• (side note) God needs to influence us in such a way that does not directly take away our ability to love but still directs us
  3. Why have free will if it lets us do evil?
    • [1] if we can’t make choices, we can’t love
    • [2] even if we didn’t choose, God clearly has the ability to choose what he does, if he is perfect, then free will doesn’t mean all being that exists will ultimately do evil (even given enough time)
  4. Why do we have temptation?
    • [1] if we don’t have moments when we can do evil, we can’t express/choice love
    • [5] [6] in some cases we can do things that are bad to ourselves but we can choose not to do them. (gambling, addition, food choices…)
  5. Why do bad things happen to good people?
    • This is looking more at pain and suffering not by other people
    • [6] if you cut yourself your body feels pain
    • This is good because it helps keep you safe, in some cases having pain keeps you from doing bad things because it trains you to avoid things that will hurt you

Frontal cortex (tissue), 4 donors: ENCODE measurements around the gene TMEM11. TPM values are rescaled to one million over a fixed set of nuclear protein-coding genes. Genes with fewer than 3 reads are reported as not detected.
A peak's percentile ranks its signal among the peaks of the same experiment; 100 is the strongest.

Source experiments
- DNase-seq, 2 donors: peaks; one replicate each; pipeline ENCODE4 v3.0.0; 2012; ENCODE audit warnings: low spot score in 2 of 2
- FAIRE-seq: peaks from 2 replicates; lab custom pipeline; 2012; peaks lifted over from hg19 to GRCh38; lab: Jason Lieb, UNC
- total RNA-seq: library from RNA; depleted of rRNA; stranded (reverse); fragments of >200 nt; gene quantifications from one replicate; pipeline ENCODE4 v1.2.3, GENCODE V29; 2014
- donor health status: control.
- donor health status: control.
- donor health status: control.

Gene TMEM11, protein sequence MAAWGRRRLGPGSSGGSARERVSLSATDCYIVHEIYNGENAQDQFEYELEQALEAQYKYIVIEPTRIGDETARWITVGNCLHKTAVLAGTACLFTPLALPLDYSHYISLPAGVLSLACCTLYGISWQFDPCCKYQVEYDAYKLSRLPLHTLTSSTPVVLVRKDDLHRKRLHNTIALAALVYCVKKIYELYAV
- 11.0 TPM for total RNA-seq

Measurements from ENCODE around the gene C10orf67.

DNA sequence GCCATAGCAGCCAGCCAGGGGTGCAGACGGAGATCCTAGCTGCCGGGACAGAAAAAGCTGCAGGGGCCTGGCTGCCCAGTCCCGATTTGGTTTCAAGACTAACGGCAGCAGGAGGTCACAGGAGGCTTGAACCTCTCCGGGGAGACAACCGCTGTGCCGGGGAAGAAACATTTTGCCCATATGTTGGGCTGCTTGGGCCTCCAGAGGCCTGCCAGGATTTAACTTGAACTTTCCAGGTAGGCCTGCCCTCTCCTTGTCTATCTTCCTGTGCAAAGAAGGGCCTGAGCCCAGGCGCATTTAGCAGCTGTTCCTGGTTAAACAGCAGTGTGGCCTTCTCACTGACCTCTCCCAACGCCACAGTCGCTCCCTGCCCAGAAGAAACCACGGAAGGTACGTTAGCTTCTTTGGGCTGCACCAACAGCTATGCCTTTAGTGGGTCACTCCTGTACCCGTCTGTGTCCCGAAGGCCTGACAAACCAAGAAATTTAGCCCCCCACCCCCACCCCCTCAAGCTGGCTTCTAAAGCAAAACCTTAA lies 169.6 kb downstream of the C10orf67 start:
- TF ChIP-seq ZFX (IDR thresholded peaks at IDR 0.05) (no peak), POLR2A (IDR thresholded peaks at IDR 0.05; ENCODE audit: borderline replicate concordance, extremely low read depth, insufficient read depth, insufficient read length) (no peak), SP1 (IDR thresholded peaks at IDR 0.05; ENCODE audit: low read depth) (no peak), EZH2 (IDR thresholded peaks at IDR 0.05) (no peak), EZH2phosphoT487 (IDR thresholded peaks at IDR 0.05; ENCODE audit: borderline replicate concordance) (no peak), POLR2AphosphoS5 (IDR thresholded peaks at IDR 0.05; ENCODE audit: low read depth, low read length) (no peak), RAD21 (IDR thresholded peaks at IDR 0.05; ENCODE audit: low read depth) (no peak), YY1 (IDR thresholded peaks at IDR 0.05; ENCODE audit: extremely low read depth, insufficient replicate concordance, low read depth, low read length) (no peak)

• Often we don’t see the bigger picture of what is happening beyond our suffering

Of course, you can keep doing and explore these questions even further. The axioms presented probably aren’t everything you need to explain the mystery of evil, but it helps provide a system of knowledge we can use to apply to different situations. But based on the axioms we use, we can see what conclusions we can draw.

We can expand what we know in two interesting ways. The first way is by asking questions (like above) and see how the axioms we have related to them. The second way is by finding more axioms and adding them to our list. When you do this, you can look at the axioms and see what happens when you combine them together (I plan on talking about this a bit more another time). But this is a powerful way to learn and expand what you know.